A Chinese pistache tree with lovely red fall foliage.
  • Botanical name: Pistacia chinensis
  • Average size: 35 feet
  • Growth rate: Slow
  • Drought tolerance: Very high

The Chinese pistache foliage changes colors from green to a vivid orange-red during the fall.

They’re thornless, non-invasive, mostly non-allergy triggering, and drought tolerant, making them ideal for yards around USDA Zones 6-9 under the blazing Arizona sun.

However, transplanting can often be stressful to the tree.

To reduce the chances of wilting during transplanting, we recommend doing it during the spring or fall.

5. Desert Willow

A desert willow will pretty purple flowers.
  • Botanical name: Chilopsis linearis
  • Average size: 20 feet
  • Growth rate: Fast
  • Drought tolerance: Very high

The desert willows provide excellent shade for the summer but still lose their foliage for the winter, allowing the sun to warm up your yard.

If you don’t like the look of bare trees, pair it with winter flowers like pansies. This way, you get the best of both worlds!

Freshly transplanted trees need weekly watering. After a month or so, once every 4-6 weeks is enough.

Some people have the mature trees benefit from natural rainwater irrigation with minimal human intervention, and this often works well.

6. Chinese Elm

Looking up into the canopy of a very large Chinese elm tree.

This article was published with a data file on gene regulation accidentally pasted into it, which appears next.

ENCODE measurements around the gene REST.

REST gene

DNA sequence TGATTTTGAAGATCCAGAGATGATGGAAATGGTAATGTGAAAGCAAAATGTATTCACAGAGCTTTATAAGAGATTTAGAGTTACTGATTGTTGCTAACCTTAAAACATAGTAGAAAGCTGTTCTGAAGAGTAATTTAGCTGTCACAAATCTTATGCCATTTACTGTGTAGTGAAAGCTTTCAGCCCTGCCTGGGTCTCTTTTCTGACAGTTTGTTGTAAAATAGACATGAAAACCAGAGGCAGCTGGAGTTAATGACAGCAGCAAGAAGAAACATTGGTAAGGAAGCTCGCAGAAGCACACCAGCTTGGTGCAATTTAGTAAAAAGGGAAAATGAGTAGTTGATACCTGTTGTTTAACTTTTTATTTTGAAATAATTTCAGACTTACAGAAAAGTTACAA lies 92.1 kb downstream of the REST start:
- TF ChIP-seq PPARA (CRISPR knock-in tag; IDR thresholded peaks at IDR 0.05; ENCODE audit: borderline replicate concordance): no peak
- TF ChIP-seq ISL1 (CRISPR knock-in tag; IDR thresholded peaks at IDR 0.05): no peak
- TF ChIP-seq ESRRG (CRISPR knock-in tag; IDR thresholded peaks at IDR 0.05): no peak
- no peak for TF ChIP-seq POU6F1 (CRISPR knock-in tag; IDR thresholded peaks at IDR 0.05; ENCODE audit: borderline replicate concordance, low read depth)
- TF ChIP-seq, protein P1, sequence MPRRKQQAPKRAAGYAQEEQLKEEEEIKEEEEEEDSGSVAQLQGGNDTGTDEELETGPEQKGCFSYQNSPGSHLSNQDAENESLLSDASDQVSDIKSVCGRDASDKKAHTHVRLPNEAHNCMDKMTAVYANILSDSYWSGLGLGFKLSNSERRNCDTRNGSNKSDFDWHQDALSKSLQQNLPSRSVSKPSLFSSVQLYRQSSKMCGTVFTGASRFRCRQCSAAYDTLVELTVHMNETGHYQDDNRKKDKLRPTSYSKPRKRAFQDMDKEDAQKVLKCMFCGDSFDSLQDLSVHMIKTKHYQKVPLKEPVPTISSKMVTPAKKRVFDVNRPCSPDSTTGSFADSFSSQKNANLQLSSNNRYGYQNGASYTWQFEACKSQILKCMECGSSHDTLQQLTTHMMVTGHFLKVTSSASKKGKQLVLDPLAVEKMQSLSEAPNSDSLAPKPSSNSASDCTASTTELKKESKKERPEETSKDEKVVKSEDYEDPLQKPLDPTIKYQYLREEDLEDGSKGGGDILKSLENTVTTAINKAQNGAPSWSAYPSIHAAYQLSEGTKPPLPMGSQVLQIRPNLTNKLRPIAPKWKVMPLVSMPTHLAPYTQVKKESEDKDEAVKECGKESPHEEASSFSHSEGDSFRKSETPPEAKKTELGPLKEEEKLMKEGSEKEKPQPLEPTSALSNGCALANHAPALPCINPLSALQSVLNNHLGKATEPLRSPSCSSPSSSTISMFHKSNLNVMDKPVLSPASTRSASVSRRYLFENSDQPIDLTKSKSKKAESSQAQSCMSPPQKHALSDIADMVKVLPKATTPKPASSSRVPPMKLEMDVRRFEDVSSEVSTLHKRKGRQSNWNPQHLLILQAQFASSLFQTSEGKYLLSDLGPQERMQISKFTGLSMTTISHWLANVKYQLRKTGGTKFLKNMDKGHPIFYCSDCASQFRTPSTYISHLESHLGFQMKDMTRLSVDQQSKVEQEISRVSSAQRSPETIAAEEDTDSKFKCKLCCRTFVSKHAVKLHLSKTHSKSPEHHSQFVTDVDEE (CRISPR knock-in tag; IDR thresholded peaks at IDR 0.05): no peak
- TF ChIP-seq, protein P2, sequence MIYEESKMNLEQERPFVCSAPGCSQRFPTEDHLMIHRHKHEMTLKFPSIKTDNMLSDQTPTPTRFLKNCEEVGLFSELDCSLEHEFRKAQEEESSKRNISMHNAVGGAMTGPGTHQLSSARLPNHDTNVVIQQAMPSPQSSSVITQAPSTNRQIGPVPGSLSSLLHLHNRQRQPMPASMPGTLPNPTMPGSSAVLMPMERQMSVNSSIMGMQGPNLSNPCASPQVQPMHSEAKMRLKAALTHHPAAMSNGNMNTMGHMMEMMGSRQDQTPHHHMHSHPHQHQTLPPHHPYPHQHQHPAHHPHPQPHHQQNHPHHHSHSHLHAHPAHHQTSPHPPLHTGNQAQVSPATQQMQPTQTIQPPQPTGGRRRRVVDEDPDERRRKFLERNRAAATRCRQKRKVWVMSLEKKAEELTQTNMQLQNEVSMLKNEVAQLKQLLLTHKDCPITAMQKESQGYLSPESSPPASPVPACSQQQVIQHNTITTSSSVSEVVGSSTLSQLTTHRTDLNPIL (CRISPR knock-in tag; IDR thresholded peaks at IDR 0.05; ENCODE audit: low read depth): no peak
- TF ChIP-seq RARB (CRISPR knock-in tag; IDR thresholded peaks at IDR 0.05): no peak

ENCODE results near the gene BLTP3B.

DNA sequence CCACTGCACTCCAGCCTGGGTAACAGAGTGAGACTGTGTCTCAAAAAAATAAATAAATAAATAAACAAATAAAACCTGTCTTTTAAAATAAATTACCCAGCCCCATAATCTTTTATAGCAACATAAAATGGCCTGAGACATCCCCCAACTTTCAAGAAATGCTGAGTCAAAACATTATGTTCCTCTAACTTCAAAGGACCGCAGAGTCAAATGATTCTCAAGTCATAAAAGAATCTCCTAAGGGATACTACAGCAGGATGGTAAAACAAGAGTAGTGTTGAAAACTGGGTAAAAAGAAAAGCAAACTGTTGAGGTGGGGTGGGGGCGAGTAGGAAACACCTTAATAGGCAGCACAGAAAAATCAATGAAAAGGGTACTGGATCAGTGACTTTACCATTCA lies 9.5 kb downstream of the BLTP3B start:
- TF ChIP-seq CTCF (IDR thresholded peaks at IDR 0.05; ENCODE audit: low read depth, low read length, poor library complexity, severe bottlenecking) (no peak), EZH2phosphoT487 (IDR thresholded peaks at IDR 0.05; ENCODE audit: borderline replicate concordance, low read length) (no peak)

• Botanical name: Ulmus parvifolia
  • Average size: 35 feet
  • Growth rate: Fast
  • Drought tolerance: Moderate

The Chinese elm may not be as drought tolerant as other plants on the list. You might need to water 2-3 times every week.

You also need to be mindful about the area around its base since elms can easily crack sidewalks as their roots spread.

Ideally, the entire shaded area should be left natural with no sidewalks or driveways nearby.

Instead, use the shade as an opportunity to grow flowering shade-tolerant plants like daffodils.

7. Coral Gum

Close look at the buds, flowers, and leaves of the coral gum tree.
  • Botanical name: Eucalyptus torquata
  • Average size: 16 feet
  • Growth rate: Moderate
  • Drought tolerance: Moderate

Originally native to Australian lands, the coral gum prefers growing under strong sunlight where it offers a decent shaded area and acts as an efficient windbreaker.

However, most people choose to grow it for its one-of-a-kind yellowish-pink foliage.

While there isn’t much that you can grow under eucalyptus, the coral gum is ornamental enough on its own.

If you grow something nearby, make sure it has shallow roots to reduce competition over nutrients.

8. Aleppo Pine

A large aleppo pine tree with a wide top canopy.
  • Botanical name: Pinus halepensis
  • Average size: 40-50 feet
  • Growth rate: Fast
  • Drought tolerance: Moderate